The best thing about online communities (IMO), is the emergence of artefacts from the collected actions of many people. The online math education community (known as the MTBoS) has seen many of these collections throughout the years, most of which are aimed at supporting imaginative mathematics instruction in grade school. Personally, I have felt the community around Fraction Talks explode right under my nose, and it has been a joy to see how the prompts have sponsored amazing student reasoning. A few months ago, I had another idea for a task structure–that I dubbed #MenuMath–and began to collect examples from engaged math teachers. Since then, the collection has grown and become bilingual thanks to the translation work of Joce Dagenais. I love hearing about student and teacher creations, and you are encouraged to submit menus via my contact page if you feel inspired to do so.
For the first time in a decade, I am not reconvening with a high school staff to begin preparations for the school year. (I’m preparing to work with pre-service teachers on a university campus). It feels weird–very weird. It is a day that I look forward to because optimism is a constant across the building. Staff feels fresh, materials are crisp, and possibilities are endless. It sadly belies what’s to come.
Much of what appears in mathematics textbooks is what I like to call, downstream thinking. Downstream thinking usually involves two features that set the stage for learners. First, it provides a context (however doctored or engineered–often referred to as “pseudo-context”). Second, the problem provides a pre-packaged algebraic model that is assumed to have arisen from that context.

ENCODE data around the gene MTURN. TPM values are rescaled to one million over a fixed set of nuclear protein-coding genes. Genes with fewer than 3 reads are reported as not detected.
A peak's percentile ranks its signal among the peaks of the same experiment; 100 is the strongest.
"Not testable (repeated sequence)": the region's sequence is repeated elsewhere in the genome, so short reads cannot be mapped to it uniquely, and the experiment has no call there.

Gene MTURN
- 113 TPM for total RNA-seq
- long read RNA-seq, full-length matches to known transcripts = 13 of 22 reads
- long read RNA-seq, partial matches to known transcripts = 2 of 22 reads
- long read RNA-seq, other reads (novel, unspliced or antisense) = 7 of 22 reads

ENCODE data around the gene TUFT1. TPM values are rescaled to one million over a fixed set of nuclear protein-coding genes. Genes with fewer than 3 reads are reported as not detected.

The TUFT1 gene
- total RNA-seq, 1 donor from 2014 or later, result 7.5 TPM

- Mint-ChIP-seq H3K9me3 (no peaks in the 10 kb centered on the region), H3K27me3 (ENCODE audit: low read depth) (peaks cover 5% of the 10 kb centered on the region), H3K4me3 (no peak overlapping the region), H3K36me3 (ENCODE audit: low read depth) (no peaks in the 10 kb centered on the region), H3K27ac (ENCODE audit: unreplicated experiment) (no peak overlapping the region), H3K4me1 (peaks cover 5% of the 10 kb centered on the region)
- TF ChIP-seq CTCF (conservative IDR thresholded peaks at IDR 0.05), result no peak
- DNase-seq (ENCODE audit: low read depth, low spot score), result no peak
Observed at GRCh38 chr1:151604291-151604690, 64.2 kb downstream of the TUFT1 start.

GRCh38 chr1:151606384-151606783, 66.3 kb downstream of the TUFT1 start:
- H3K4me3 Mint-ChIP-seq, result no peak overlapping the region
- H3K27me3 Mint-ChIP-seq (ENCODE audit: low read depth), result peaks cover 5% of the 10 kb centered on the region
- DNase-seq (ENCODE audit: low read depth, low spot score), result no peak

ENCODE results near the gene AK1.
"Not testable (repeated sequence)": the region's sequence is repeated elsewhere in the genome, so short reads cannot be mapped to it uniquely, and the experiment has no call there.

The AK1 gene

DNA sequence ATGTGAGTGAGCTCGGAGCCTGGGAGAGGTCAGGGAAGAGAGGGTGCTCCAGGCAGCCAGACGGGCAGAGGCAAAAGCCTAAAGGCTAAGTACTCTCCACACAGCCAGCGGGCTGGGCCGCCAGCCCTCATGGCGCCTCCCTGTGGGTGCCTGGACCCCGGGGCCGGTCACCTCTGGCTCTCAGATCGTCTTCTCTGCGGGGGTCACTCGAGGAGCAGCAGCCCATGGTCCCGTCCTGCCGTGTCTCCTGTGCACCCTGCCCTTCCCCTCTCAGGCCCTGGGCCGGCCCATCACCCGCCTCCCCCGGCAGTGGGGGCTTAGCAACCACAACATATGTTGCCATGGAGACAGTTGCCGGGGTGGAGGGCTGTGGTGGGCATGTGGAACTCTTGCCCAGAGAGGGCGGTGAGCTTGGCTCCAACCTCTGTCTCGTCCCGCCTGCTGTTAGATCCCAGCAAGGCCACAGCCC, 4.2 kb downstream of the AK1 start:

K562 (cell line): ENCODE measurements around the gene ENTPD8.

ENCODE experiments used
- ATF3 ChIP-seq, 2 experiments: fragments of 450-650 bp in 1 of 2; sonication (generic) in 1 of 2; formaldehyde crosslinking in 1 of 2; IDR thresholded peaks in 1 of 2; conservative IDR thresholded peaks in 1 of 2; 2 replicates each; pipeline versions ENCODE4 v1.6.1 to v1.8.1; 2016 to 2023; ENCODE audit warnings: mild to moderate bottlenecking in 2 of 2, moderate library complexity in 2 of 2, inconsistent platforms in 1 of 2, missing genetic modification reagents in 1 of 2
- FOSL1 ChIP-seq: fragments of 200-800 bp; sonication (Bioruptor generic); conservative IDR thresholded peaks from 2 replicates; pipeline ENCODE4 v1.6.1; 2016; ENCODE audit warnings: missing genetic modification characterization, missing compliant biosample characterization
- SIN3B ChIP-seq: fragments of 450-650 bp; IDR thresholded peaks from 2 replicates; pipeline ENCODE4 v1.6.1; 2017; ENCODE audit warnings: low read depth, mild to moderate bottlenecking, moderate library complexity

Exactly one month ago, fellow Saskatchewan mathematics teacher Ilona Vashchyshyn tweeted about an area task that she used in her class. Long story short, it captured the imagination of Math Ed Twitter like elegant tasks have a tendency of doing.
The challenge: Write your name so that it covers an area of exactly 100 cm squared.
— Ilona Vashchyshyn (@vaslona) November 16, 2018
One of the great parts of my job as a split classroom teacher and division consultant is that I get to spend time in classrooms from grades six to twelve. This means I often need to be in one head space to teach my own Grade 12s and then switch gears to act with younger mathematicians. It also means that the classroom experiences are sporadic and involve teachers working in several different places in several different curricula.
On this particular occasion, I was working with a 7/8 split class that had just finished a unit on perfect squares and divisibility rules, and we wanted an activity that could serve as a sort of review of divisibility rules but also reveal something cool about perfect squares. I thought about the locker problem, but it doesn’t require students to factor in order to see the pattern. Instead, I took some of the underlying mathematical principles (namely: that perfect squares have an odd number of factors) and wrapped it in a structure suited for a Friday afternoon.